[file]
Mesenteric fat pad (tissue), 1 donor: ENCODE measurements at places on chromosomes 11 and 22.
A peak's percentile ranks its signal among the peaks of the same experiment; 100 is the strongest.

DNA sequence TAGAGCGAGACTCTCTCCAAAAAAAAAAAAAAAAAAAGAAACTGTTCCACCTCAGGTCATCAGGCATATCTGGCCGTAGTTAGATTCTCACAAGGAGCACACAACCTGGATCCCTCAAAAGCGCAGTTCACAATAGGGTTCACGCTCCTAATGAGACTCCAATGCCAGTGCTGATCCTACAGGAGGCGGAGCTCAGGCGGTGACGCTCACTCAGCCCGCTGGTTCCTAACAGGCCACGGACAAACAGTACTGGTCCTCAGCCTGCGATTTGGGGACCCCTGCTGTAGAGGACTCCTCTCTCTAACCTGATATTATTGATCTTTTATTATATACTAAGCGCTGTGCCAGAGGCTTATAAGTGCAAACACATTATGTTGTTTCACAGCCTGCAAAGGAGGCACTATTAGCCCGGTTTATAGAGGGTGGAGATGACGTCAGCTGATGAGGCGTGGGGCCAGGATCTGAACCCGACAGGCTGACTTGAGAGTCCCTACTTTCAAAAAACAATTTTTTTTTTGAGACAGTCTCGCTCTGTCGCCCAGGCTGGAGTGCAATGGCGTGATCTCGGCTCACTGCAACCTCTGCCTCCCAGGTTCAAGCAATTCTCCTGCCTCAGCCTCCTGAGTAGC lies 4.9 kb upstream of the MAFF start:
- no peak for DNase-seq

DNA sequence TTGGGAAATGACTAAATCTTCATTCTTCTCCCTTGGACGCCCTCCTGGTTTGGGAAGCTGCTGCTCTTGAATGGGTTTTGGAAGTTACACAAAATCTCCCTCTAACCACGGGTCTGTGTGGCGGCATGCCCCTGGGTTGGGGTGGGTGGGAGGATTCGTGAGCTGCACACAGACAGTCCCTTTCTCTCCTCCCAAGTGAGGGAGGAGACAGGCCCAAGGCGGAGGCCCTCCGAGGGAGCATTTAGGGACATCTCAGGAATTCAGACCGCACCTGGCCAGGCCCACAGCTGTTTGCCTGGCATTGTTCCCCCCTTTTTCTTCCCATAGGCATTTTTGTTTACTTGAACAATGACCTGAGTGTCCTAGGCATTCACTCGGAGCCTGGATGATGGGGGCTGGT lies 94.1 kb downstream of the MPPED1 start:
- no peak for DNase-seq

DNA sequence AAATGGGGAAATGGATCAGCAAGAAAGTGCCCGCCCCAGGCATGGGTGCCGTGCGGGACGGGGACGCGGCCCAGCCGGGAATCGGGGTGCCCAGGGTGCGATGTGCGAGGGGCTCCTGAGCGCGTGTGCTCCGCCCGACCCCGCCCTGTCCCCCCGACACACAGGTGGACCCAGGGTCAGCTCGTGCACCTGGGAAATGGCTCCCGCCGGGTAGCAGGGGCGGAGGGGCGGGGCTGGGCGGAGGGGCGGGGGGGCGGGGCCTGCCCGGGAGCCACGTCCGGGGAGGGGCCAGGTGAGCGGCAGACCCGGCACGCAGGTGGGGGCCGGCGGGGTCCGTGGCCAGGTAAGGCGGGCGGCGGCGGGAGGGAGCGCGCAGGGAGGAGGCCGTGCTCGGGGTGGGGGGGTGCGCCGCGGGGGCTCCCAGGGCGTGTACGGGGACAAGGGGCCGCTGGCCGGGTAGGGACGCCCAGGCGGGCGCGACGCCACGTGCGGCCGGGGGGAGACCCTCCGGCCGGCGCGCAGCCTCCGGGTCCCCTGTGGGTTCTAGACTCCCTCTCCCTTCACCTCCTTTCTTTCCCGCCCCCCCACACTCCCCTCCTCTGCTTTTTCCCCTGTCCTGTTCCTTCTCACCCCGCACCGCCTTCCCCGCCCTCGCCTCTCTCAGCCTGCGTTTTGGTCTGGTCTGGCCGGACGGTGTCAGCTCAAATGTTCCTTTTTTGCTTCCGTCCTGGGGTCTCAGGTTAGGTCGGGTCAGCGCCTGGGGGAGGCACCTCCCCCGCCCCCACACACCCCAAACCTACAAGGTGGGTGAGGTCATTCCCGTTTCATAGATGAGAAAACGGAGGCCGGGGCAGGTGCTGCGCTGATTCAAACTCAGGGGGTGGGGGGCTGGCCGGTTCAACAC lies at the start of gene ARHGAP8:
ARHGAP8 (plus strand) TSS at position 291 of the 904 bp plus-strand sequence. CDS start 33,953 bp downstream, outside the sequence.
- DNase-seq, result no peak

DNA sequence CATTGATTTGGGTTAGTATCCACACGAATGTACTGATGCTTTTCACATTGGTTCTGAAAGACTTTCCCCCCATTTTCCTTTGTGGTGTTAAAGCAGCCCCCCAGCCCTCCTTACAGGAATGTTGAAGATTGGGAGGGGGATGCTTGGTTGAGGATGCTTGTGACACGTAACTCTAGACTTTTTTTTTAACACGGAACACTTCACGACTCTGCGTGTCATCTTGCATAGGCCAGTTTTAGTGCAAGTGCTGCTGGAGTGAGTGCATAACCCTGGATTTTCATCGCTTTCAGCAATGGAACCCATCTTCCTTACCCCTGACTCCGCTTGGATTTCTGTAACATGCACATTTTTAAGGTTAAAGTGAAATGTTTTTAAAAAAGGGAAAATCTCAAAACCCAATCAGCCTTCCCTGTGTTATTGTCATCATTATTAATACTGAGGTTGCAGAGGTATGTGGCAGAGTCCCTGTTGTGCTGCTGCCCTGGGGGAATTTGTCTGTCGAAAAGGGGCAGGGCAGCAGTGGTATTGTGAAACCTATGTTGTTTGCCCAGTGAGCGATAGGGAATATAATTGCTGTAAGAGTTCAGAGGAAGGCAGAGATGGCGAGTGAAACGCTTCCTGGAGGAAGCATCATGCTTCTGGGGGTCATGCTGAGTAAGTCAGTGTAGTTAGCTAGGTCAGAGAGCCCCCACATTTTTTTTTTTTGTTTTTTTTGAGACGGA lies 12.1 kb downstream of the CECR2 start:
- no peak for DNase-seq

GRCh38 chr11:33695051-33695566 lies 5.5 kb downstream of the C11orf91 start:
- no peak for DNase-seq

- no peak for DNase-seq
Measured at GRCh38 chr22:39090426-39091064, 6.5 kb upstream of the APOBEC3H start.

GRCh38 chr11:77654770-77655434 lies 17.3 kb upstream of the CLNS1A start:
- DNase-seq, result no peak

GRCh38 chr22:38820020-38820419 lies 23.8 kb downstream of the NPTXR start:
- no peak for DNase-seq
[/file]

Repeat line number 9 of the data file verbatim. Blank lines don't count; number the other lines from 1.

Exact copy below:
- DNase-seq, result no peak